Monthly Archives: September 2011

Homework this week: “free-choice time”

Does that title shout “paradox” to you? It certainly did when I said it aloud, but it’s true. “You pick” was the homework I actually assigned every day this week. On purpose. I didn’t even write it on paper.

I’ve been talking a lot about the importance of student choice and control in posts like this, this, and this one, but I’m not alone. On his own blog, Steve Miranda has described time and time again ways in which student interest controls almost everything at his school, and has lead to incredible growth and ability in its students. Saint Ann’s bestie, Justin Lanier, is posting all sorts of goodness specific to implementing student choice in his classroom. Check out his blog, I Choose Math, for more of the same. In my case, “free-choice time” is very quickly becoming the most invigorating, most engaging, and most successful part of my fifth grade math class.

This weekend, Anna Weltman, Justin, and I are offering a session on student choice at EdcampNYC. I figured it was time to put up or shut up, and I am very proud to share what’s happened so far.

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How does it work? [The Specifics]

Themes of experiential learning, identity, choice, differentiation, exploration, and personal insight have been playing in my head for a couple years, but this year, they’re starting to harmonize. Justin gave me the structure I needed to feel really good about allowing more student freedom, so now every Friday is “free-choice time” for my fifth graders.

This amounts to a quarter of our class time, so it might seem like a terrible idea to let kids do this much whatever they want. Another math teacher and others have voiced concerns along these very lines, and I expect parental skepticism, but here’s what’s making it work so well.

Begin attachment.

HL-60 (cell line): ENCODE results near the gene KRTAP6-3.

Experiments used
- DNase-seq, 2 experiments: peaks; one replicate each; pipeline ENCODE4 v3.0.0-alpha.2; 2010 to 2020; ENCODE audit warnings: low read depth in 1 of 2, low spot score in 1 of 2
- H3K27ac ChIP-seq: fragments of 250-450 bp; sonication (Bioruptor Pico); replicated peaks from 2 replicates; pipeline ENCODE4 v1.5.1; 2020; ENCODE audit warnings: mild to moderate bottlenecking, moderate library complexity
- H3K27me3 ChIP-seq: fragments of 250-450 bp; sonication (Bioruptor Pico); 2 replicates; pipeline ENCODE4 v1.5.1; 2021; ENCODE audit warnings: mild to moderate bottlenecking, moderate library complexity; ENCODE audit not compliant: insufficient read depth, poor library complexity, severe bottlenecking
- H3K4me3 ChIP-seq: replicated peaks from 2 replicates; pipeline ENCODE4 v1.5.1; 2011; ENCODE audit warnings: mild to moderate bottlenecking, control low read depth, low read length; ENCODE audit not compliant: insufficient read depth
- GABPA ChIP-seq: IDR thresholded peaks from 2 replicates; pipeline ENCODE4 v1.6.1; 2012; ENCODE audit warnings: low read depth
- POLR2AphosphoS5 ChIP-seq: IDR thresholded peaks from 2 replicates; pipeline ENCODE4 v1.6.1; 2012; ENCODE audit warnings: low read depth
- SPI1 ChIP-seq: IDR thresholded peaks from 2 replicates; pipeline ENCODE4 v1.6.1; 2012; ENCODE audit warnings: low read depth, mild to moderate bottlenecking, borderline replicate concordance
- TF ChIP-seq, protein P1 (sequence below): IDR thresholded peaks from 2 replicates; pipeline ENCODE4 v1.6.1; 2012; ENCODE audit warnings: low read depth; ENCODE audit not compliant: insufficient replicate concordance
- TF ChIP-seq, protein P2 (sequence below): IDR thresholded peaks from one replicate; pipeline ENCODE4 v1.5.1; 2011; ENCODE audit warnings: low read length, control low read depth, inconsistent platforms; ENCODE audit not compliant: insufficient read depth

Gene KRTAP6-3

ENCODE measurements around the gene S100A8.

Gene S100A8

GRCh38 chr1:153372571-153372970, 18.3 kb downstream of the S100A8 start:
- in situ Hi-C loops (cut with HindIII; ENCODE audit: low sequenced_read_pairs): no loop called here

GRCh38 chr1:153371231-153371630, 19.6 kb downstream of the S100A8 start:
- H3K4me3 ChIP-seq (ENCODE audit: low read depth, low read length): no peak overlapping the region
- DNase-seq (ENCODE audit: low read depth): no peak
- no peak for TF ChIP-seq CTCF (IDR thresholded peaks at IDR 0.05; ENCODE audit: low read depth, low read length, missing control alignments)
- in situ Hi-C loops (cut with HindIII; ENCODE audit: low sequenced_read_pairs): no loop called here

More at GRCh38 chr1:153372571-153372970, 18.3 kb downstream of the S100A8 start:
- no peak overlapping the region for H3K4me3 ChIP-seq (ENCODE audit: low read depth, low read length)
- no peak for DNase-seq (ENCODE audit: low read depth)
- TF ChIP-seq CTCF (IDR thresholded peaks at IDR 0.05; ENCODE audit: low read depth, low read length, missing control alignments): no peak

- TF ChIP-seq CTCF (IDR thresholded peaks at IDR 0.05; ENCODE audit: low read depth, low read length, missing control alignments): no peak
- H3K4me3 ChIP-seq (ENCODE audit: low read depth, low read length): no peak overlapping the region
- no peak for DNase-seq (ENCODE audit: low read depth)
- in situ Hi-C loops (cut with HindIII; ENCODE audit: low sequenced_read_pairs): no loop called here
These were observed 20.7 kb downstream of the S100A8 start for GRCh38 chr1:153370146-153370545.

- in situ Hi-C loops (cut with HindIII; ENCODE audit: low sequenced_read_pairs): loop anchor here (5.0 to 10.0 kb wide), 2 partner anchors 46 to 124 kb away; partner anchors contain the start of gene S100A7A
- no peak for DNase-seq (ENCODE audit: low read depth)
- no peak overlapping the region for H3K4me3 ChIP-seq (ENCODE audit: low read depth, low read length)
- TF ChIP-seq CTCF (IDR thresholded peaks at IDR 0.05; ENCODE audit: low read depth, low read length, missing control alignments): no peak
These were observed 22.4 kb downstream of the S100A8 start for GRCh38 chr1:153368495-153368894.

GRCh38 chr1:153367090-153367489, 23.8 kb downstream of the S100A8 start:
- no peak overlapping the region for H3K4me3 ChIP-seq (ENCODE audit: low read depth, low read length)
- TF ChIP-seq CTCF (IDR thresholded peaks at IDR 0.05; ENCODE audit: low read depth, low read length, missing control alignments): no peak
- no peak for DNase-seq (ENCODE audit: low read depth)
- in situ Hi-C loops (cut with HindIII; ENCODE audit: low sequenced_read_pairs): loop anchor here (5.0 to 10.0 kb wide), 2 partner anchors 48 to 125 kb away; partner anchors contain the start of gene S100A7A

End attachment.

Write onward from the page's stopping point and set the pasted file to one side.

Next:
“If you were the only person in charge of what math you learned, what would you spend your time doing? What goals would you have?”

That’s how I introduced free-choice to my fifthies, and they got it. It isn’t about doing whatever they want. It isn’t about doing what I think they should. It’s about figuring out what they think is good to do. What kinds of math make them happy? What kind of math is hard? How do they want to grow? Where do they want to improve? What do they want to create? How do they want to share their work?

These are the questions they take on in their journal each week as they prepare for Friday, setting specific goals to pursue during their time. These goals fall into categories like toys and puzzles, making community, problem packets, making art, computer programming, games, online problem sets, and reading and writing. They’re arranged in bingo card fashion to give kids some visual record keeping for their year and accomplishments.

I am lucky to have enough autonomy that these are all things I’ve spent class time on in the past. I am even happier to have students take them on by choice. In fact, it makes the time spent much more directed and efficient, because everyone is personally connected to their work.

Over the weekend, students write a reflection in their journal, telling the story of their experience, considering their goals, and setting new ones. During the week, I read them, take notes, and share my thoughts privately with each student. Lather, rinse, repeat – the feedback cycle goes to work – and on and on we go.

So far, I would say it has been a wild success. If an administrator called me in to shut it down, I would literally beg for a chance to continue.

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So what’s happened so far? [Highlight Reel]

Lots of people are getting into programming by playing lightbot. Having difficulty knowing which way to turn, one girl walked through the room as the light bot and improved her spatial intuition. Another student (who said she hated math) walked around the room helping her classmates with light bot while I made cuboctohedra with three others.

One kid watched youtube videos to make an origami dragon. Another spent the last ten minutes watching Vi Hart videos. We talked about how I could help him make a video of his own.

Lots of people are using Khan Academy to speed up their multiplication or practice other computations – proof that when kids are asked to take control they won’t just waste their time. This is especially good, because I’ve seen goals on everything from exponents and times tables to decimals, percents, and algebra.